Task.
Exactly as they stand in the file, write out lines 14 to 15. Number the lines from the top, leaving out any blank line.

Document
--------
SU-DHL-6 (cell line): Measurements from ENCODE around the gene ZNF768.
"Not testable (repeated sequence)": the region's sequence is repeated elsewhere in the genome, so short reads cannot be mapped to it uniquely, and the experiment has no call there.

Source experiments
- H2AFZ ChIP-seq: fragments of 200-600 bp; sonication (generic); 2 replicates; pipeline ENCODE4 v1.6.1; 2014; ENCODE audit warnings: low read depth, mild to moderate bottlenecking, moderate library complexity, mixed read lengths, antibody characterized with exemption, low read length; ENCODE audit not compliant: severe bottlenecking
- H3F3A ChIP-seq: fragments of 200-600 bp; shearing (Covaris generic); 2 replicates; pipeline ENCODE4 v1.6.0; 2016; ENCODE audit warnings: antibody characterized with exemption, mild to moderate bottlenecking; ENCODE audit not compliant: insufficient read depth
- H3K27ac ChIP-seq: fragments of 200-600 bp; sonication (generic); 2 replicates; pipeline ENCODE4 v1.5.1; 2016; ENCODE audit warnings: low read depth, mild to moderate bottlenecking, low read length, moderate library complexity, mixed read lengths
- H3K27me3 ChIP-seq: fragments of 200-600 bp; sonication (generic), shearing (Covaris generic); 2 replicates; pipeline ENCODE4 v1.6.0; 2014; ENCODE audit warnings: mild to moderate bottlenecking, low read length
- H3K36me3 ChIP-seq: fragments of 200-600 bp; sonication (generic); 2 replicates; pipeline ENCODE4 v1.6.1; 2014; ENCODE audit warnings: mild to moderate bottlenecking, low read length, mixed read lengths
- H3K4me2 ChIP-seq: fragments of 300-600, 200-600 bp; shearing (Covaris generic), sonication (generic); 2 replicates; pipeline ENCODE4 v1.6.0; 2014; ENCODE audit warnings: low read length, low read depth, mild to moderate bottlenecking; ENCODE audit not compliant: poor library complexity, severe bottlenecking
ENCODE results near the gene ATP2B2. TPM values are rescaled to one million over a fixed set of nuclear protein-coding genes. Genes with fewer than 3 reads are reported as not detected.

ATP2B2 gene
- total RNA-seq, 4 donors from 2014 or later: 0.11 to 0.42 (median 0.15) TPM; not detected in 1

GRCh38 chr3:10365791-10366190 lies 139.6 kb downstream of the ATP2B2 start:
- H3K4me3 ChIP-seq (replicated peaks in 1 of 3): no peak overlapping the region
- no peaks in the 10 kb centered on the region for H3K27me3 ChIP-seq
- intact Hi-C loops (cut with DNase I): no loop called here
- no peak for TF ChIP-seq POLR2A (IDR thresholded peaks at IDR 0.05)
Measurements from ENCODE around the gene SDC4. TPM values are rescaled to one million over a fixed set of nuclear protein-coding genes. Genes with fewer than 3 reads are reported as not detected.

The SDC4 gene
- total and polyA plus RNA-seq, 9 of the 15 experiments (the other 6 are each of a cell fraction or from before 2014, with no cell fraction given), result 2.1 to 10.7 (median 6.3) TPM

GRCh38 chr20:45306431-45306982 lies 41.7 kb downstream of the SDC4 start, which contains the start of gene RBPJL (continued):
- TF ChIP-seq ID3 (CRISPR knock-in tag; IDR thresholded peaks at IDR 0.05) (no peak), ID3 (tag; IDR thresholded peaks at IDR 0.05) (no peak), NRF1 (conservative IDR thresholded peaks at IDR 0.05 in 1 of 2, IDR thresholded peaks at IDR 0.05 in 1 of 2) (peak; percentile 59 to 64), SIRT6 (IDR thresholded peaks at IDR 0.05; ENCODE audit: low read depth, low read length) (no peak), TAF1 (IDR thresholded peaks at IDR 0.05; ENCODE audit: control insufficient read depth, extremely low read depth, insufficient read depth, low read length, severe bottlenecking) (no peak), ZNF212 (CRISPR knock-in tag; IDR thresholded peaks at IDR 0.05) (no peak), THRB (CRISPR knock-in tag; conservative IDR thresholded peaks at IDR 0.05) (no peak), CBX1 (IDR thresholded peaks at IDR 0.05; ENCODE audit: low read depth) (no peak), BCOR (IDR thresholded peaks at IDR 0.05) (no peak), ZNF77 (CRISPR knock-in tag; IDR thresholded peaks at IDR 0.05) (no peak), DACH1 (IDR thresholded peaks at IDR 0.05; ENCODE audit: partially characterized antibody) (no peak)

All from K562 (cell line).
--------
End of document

- H3K4me3 ChIP-seq (replicated peaks in 1 of 3): no peak overlapping the region
- no peaks in the 10 kb centered on the region for H3K27me3 ChIP-seq